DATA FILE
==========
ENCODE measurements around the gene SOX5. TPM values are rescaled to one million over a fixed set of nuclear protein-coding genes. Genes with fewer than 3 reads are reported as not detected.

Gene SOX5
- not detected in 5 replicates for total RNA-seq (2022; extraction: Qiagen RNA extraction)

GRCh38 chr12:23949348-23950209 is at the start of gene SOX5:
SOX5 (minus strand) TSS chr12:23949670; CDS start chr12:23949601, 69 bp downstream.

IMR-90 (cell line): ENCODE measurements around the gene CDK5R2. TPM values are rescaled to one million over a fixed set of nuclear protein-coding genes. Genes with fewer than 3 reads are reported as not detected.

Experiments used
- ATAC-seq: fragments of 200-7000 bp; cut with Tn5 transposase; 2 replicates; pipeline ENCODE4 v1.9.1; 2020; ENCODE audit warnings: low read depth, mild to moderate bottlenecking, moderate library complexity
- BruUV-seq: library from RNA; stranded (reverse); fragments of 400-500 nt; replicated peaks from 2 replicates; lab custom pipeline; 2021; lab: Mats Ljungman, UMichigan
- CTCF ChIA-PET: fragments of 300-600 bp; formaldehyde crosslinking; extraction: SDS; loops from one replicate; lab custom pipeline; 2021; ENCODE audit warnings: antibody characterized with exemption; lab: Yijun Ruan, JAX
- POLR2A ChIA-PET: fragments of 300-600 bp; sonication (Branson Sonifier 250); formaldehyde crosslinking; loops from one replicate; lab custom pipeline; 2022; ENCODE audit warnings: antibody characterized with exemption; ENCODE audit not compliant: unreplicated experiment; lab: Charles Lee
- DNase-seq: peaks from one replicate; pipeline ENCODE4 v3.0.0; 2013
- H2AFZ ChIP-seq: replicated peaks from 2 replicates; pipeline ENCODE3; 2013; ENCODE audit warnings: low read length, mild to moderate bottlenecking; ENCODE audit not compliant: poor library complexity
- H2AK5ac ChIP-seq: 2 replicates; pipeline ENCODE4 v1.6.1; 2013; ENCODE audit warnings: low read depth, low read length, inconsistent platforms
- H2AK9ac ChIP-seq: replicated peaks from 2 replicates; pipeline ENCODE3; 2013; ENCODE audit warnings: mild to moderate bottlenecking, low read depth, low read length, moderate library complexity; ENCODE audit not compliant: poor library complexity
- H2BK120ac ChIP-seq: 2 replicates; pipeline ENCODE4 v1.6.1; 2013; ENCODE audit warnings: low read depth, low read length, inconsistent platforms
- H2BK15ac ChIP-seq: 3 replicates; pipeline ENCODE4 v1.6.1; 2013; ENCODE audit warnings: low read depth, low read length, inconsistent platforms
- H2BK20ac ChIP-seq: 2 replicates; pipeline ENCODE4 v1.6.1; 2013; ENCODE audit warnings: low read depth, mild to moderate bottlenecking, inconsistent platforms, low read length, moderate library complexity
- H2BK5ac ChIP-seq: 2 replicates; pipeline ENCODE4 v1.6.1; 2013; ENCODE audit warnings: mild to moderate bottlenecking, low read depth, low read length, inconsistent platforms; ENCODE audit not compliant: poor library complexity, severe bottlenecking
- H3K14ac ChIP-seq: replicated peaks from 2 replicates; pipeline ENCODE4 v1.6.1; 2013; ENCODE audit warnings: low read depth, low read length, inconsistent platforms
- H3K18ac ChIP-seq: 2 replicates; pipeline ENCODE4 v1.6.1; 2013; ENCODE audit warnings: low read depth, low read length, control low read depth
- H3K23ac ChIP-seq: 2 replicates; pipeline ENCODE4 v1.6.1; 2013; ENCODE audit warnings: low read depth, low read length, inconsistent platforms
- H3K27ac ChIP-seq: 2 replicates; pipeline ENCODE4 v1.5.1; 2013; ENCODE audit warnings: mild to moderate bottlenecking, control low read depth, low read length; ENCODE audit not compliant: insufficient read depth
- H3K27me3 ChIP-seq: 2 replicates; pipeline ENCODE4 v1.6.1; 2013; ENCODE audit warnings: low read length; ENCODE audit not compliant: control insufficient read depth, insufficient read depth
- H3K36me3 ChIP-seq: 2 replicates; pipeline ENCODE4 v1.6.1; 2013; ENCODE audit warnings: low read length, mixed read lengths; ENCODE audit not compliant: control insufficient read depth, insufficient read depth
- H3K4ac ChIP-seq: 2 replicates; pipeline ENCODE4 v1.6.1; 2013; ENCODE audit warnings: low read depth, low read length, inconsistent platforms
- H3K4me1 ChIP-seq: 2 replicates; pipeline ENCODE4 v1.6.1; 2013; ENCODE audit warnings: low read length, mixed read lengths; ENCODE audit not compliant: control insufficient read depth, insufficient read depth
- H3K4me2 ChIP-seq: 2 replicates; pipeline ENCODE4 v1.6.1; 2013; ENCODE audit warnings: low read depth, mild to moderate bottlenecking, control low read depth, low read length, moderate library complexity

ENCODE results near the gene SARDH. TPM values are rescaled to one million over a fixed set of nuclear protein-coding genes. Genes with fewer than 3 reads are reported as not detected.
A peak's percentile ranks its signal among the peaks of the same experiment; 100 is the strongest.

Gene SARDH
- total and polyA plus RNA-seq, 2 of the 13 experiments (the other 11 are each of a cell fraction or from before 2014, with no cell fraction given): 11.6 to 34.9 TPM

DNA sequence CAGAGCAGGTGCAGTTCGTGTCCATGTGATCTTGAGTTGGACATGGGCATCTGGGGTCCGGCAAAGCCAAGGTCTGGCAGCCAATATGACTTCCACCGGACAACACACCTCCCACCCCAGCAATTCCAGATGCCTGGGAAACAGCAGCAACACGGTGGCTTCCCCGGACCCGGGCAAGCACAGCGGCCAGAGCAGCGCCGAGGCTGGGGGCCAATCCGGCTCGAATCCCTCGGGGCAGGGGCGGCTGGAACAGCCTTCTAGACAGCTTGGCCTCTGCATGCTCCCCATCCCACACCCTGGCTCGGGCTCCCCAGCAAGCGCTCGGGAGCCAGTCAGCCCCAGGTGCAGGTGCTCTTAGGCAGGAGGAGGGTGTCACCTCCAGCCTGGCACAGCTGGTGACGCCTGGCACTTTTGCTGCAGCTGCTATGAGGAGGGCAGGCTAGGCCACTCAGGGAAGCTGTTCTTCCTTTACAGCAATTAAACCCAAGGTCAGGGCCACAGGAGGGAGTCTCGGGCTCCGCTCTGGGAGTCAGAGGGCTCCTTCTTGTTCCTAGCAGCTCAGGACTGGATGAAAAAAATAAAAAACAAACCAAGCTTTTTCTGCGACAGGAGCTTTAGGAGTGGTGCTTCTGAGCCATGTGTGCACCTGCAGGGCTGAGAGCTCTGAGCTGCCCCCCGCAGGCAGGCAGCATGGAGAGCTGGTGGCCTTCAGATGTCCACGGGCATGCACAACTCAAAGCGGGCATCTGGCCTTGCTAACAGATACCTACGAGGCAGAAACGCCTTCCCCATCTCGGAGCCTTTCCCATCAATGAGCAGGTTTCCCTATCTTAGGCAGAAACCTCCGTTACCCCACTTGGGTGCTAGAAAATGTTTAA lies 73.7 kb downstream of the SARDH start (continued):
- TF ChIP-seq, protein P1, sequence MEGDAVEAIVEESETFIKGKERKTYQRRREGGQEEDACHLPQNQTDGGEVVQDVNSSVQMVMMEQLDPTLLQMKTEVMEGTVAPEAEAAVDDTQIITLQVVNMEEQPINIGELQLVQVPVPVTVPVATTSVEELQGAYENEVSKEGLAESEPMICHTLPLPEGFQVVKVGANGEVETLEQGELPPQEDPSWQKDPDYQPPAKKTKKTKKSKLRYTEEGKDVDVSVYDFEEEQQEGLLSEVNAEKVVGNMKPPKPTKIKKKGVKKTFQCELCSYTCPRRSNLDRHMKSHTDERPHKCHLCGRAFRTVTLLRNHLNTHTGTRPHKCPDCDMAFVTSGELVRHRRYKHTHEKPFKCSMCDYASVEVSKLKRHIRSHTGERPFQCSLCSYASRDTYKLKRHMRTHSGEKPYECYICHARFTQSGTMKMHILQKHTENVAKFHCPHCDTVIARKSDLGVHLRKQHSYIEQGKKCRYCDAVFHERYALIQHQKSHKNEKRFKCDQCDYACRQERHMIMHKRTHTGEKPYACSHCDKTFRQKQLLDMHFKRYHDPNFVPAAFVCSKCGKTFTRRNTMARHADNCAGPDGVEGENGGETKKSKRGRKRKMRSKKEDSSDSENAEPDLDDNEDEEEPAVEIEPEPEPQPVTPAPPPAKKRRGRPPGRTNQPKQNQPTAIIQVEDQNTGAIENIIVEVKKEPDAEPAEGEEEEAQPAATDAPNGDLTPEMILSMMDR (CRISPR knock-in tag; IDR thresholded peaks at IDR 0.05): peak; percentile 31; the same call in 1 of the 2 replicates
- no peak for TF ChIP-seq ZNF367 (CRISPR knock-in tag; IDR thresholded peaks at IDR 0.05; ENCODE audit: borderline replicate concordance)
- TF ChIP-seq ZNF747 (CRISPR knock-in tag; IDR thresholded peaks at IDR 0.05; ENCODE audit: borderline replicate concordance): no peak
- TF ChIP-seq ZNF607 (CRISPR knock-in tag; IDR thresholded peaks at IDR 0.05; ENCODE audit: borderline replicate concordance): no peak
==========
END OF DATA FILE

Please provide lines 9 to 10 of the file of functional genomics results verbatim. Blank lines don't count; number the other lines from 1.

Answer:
- BruUV-seq: library from RNA; stranded (reverse); fragments of 400-500 nt; replicated peaks from 2 replicates; lab custom pipeline; 2021; lab: Mats Ljungman, UMichigan
- CTCF ChIA-PET: fragments of 300-600 bp; formaldehyde crosslinking; extraction: SDS; loops from one replicate; lab custom pipeline; 2021; ENCODE audit warnings: antibody characterized with exemption; lab: Yijun Ruan, JAX